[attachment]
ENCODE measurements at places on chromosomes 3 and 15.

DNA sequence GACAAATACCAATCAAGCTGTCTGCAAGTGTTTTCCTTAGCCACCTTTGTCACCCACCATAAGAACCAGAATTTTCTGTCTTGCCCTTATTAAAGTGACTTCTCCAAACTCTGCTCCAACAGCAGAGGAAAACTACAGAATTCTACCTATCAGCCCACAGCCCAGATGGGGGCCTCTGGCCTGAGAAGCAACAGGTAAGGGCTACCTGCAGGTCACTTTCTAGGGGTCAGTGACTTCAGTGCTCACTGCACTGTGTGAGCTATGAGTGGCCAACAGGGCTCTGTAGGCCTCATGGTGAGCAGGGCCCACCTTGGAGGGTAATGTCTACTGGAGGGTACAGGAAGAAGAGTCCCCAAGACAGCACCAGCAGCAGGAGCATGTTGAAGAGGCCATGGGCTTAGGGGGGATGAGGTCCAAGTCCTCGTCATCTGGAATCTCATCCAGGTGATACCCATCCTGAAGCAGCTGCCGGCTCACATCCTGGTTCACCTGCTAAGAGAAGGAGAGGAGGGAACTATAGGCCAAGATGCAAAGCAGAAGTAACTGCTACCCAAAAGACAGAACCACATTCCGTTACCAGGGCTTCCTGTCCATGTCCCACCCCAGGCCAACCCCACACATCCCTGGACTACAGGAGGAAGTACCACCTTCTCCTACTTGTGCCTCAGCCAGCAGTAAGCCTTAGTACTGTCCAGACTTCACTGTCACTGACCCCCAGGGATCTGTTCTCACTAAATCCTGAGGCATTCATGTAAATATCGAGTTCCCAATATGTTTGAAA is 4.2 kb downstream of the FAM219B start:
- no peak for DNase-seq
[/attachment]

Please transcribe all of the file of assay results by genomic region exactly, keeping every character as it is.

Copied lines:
ENCODE measurements at places on chromosomes 3 and 15.

DNA sequence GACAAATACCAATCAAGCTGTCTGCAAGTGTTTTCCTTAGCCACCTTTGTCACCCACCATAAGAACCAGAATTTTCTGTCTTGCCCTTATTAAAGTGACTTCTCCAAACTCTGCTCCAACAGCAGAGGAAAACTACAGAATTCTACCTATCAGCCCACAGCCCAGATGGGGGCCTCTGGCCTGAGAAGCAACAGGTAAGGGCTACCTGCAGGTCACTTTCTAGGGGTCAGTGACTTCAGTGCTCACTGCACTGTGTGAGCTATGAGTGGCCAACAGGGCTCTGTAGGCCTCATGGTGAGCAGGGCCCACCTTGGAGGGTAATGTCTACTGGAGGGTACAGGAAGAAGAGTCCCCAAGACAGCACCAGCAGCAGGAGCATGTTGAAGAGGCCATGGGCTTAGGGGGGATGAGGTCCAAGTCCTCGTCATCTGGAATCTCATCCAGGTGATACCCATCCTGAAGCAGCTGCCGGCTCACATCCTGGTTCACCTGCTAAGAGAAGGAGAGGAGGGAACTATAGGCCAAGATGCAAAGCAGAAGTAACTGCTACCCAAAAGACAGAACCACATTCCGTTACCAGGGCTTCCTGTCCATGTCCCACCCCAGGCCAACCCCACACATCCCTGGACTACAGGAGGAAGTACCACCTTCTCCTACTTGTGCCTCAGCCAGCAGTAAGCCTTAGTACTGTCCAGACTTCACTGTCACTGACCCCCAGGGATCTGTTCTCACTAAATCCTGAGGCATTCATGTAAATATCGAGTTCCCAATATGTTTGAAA is 4.2 kb downstream of the FAM219B start:
- no peak for DNase-seq